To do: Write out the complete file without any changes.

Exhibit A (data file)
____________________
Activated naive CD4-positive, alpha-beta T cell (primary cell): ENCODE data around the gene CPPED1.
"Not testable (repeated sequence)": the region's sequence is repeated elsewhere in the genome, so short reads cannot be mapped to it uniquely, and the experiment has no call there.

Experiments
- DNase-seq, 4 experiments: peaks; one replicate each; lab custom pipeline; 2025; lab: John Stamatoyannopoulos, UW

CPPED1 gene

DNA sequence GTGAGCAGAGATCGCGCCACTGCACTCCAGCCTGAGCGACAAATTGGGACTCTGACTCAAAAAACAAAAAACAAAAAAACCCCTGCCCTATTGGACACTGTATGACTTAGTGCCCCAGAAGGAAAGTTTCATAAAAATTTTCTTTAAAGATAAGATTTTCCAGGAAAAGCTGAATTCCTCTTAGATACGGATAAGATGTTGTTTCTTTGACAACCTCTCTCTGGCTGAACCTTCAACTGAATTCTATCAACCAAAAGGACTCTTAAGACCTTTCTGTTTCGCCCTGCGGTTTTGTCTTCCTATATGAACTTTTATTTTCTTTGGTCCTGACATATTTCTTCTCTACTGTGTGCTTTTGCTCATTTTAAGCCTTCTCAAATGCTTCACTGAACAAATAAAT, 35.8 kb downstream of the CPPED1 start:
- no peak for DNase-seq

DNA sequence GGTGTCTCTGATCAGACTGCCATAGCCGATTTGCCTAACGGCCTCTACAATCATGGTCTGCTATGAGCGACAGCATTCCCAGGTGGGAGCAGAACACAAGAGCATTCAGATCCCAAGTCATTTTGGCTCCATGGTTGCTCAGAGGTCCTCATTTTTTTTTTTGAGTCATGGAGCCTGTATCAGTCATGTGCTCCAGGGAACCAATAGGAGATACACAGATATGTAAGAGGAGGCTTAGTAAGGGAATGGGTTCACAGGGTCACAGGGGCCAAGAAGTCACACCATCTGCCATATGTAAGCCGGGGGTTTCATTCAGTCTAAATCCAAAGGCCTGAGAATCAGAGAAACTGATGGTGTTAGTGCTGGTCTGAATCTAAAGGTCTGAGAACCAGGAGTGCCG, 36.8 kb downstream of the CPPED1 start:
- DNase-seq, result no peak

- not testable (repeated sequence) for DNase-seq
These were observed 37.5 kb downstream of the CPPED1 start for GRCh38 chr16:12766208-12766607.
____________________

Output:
Activated naive CD4-positive, alpha-beta T cell (primary cell): ENCODE data around the gene CPPED1.
"Not testable (repeated sequence)": the region's sequence is repeated elsewhere in the genome, so short reads cannot be mapped to it uniquely, and the experiment has no call there.

Experiments
- DNase-seq, 4 experiments: peaks; one replicate each; lab custom pipeline; 2025; lab: John Stamatoyannopoulos, UW

CPPED1 gene

DNA sequence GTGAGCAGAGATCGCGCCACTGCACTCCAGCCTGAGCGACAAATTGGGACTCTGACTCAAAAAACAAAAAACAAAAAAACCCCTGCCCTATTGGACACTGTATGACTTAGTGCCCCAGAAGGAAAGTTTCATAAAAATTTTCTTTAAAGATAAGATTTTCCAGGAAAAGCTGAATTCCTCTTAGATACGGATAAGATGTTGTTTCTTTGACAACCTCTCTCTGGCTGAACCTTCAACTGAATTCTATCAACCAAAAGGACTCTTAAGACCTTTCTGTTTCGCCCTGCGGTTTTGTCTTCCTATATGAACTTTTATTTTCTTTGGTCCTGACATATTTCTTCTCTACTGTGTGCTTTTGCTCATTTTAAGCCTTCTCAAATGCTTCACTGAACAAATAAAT, 35.8 kb downstream of the CPPED1 start:
- no peak for DNase-seq

DNA sequence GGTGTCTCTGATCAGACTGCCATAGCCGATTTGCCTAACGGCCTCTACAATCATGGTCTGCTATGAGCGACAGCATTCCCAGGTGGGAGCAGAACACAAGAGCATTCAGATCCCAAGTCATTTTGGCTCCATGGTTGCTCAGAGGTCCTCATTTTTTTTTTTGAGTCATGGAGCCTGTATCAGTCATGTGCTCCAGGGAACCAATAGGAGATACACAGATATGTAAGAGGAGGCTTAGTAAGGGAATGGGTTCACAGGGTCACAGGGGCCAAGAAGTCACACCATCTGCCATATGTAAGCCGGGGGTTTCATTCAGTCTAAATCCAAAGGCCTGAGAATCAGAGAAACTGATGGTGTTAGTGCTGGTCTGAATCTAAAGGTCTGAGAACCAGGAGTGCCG, 36.8 kb downstream of the CPPED1 start:
- DNase-seq, result no peak

- not testable (repeated sequence) for DNase-seq
These were observed 37.5 kb downstream of the CPPED1 start for GRCh38 chr16:12766208-12766607.